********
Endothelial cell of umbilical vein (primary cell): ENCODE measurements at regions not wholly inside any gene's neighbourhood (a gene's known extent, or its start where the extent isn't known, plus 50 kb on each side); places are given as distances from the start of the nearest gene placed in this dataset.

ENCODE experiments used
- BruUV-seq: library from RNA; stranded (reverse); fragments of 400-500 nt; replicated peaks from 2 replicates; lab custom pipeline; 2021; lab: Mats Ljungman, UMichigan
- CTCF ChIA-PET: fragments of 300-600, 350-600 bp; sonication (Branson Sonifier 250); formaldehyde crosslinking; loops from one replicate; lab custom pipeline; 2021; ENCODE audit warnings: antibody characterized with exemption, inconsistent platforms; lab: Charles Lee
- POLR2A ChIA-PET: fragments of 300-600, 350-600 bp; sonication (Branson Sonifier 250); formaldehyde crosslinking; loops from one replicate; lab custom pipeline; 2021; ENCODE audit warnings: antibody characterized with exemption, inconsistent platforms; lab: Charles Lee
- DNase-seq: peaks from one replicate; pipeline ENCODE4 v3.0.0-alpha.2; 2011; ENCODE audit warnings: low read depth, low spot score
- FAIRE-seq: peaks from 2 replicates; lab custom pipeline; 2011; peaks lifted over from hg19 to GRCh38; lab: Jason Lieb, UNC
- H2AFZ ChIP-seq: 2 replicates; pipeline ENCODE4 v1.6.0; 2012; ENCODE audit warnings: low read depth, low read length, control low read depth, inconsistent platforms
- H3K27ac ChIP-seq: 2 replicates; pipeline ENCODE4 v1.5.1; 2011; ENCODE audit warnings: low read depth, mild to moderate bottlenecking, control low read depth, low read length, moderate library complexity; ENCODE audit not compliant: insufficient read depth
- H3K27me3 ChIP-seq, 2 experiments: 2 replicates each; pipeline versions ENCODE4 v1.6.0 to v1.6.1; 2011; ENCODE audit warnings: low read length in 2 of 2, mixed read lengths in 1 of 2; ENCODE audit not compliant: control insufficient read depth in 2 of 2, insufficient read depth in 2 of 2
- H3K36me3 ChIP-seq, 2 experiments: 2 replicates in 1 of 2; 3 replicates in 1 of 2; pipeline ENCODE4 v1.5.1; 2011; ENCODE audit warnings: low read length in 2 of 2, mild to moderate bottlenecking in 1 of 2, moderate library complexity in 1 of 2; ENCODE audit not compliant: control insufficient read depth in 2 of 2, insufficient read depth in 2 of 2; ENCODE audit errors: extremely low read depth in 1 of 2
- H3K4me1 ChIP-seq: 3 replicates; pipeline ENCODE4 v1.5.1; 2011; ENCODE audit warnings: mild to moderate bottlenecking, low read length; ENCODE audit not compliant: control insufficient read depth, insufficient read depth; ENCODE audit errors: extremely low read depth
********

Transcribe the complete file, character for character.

Endothelial cell of umbilical vein (primary cell): ENCODE measurements at regions not wholly inside any gene's neighbourhood (a gene's known extent, or its start where the extent isn't known, plus 50 kb on each side); places are given as distances from the start of the nearest gene placed in this dataset.

ENCODE experiments used
- BruUV-seq: library from RNA; stranded (reverse); fragments of 400-500 nt; replicated peaks from 2 replicates; lab custom pipeline; 2021; lab: Mats Ljungman, UMichigan
- CTCF ChIA-PET: fragments of 300-600, 350-600 bp; sonication (Branson Sonifier 250); formaldehyde crosslinking; loops from one replicate; lab custom pipeline; 2021; ENCODE audit warnings: antibody characterized with exemption, inconsistent platforms; lab: Charles Lee
- POLR2A ChIA-PET: fragments of 300-600, 350-600 bp; sonication (Branson Sonifier 250); formaldehyde crosslinking; loops from one replicate; lab custom pipeline; 2021; ENCODE audit warnings: antibody characterized with exemption, inconsistent platforms; lab: Charles Lee
- DNase-seq: peaks from one replicate; pipeline ENCODE4 v3.0.0-alpha.2; 2011; ENCODE audit warnings: low read depth, low spot score
- FAIRE-seq: peaks from 2 replicates; lab custom pipeline; 2011; peaks lifted over from hg19 to GRCh38; lab: Jason Lieb, UNC
- H2AFZ ChIP-seq: 2 replicates; pipeline ENCODE4 v1.6.0; 2012; ENCODE audit warnings: low read depth, low read length, control low read depth, inconsistent platforms
- H3K27ac ChIP-seq: 2 replicates; pipeline ENCODE4 v1.5.1; 2011; ENCODE audit warnings: low read depth, mild to moderate bottlenecking, control low read depth, low read length, moderate library complexity; ENCODE audit not compliant: insufficient read depth
- H3K27me3 ChIP-seq, 2 experiments: 2 replicates each; pipeline versions ENCODE4 v1.6.0 to v1.6.1; 2011; ENCODE audit warnings: low read length in 2 of 2, mixed read lengths in 1 of 2; ENCODE audit not compliant: control insufficient read depth in 2 of 2, insufficient read depth in 2 of 2
- H3K36me3 ChIP-seq, 2 experiments: 2 replicates in 1 of 2; 3 replicates in 1 of 2; pipeline ENCODE4 v1.5.1; 2011; ENCODE audit warnings: low read length in 2 of 2, mild to moderate bottlenecking in 1 of 2, moderate library complexity in 1 of 2; ENCODE audit not compliant: control insufficient read depth in 2 of 2, insufficient read depth in 2 of 2; ENCODE audit errors: extremely low read depth in 1 of 2
- H3K4me1 ChIP-seq: 3 replicates; pipeline ENCODE4 v1.5.1; 2011; ENCODE audit warnings: mild to moderate bottlenecking, low read length; ENCODE audit not compliant: control insufficient read depth, insufficient read depth; ENCODE audit errors: extremely low read depth